Professor Christine Kinealy is the foremost expert on Douglass and especially on his time in Ireland. Professor Kinealy is the Director of Ireland's Great Hunger Institute at Quinnipiac University and in 2018 produced the definitive account of Douglass’s time in Ireland taken from his own letters: Frederick Douglass and Ireland
In His Own Words.

Most recently she has finished work on a walking map – Frederick Douglass Way, Dublin 1845 – 1846. She is currently working on a Belfast walking map which identifies many of the locations where Douglass addressed Belfast citizens.
Among the places identified are:

·        Grave of Mary Ann McCracken  -  Clifton Street Cemetery - abolitionist and humanitarian – founder of Belfast Auxiliary Female Anti-Slavery Society 

·        Lancasterian School Room, 42 Frederick St. Façade remains of Quaker house -  Frederick lectured on temperance  

·        Cathedral Quarter: Independent Meeting House – Donegall Street – first and final (6 October 1846) lecture. Now Redeemer Central  

·        Victoria Hotel (formerly, Royal Temperance Hotel), 12 Waring Street – Frederick stayed here 

·        Rosemary Street – First Presbyterian Church – Frederick lectured to ‘a large audience’ 

Douglass’s close association with Belfast should be a matter of great public pride. This map will be an important addition to his story. Plans are also advancing to erect a statue to him.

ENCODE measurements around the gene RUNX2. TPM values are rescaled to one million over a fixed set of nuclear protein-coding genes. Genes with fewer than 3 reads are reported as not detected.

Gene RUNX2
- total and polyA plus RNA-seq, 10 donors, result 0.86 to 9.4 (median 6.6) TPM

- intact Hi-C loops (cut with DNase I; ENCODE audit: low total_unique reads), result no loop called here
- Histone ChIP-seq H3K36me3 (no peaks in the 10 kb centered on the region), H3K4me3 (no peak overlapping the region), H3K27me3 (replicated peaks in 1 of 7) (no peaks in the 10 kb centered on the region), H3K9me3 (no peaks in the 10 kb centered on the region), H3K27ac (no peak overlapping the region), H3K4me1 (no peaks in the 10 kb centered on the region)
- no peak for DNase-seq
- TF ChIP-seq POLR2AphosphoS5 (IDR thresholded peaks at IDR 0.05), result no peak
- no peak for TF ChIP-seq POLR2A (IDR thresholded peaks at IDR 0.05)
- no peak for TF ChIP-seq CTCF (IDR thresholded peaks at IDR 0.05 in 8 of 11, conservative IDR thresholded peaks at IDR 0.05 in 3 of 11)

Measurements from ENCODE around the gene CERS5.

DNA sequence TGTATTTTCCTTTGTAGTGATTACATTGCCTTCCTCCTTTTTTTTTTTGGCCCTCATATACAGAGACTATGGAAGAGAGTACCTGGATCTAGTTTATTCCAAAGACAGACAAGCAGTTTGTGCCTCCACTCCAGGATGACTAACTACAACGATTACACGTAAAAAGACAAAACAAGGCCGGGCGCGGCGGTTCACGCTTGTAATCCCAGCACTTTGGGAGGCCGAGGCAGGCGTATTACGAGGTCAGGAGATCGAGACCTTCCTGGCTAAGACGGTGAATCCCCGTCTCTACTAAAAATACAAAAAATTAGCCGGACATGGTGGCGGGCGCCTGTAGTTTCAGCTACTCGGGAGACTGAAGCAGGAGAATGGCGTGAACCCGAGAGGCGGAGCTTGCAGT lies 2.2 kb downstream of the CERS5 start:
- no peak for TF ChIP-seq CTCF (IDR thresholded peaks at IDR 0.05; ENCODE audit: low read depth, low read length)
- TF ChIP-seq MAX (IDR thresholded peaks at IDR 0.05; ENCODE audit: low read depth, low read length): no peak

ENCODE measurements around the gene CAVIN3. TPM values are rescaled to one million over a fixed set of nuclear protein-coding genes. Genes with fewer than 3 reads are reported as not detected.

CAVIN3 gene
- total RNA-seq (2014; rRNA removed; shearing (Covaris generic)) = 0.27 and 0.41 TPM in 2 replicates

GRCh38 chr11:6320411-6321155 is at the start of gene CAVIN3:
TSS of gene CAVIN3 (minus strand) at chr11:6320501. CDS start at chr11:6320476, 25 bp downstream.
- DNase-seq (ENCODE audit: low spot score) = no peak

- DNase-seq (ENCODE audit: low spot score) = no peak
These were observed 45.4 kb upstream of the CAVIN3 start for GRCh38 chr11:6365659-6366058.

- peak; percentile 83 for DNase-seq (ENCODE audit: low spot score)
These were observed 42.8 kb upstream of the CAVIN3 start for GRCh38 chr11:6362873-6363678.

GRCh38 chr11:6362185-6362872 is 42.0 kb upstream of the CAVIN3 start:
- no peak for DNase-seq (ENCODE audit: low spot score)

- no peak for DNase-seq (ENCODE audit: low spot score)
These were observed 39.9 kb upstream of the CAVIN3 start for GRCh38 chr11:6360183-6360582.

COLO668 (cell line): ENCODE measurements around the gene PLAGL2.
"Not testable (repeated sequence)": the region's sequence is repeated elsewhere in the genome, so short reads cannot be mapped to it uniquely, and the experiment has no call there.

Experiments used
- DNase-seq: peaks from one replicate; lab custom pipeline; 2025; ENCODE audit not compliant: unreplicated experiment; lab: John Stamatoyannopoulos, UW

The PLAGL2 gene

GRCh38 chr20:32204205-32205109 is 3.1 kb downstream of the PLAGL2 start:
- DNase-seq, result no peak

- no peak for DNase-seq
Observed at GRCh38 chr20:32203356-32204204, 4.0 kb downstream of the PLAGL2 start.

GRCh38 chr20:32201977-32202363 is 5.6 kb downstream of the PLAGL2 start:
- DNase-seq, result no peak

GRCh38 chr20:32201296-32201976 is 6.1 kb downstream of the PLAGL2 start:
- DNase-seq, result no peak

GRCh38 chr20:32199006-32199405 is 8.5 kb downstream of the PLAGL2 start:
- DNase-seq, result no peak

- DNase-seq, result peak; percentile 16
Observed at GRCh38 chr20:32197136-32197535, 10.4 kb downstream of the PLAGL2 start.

Dublin City Council Commemorations Committee has agreed to erect a plaque to Frederick Douglass.  It will be on the Irish Film Institute, Eustace St, where Douglass spoke when it was the Society of Friends Meeting House.

It was chosen from the Dublin venues which he spoke in because of the central role the Friends played in his tour. The building next door - the current Friends meeting house - has a plaque to the Dublin United Irishmen who met there when it was the Eagle Tavern. The Douglass Plaque should be unveiled sometime this summer. The proposal to take this initiative was put by Sinn Féin Councillor Micheál MacDonncha. This column will share details as soon as they are available.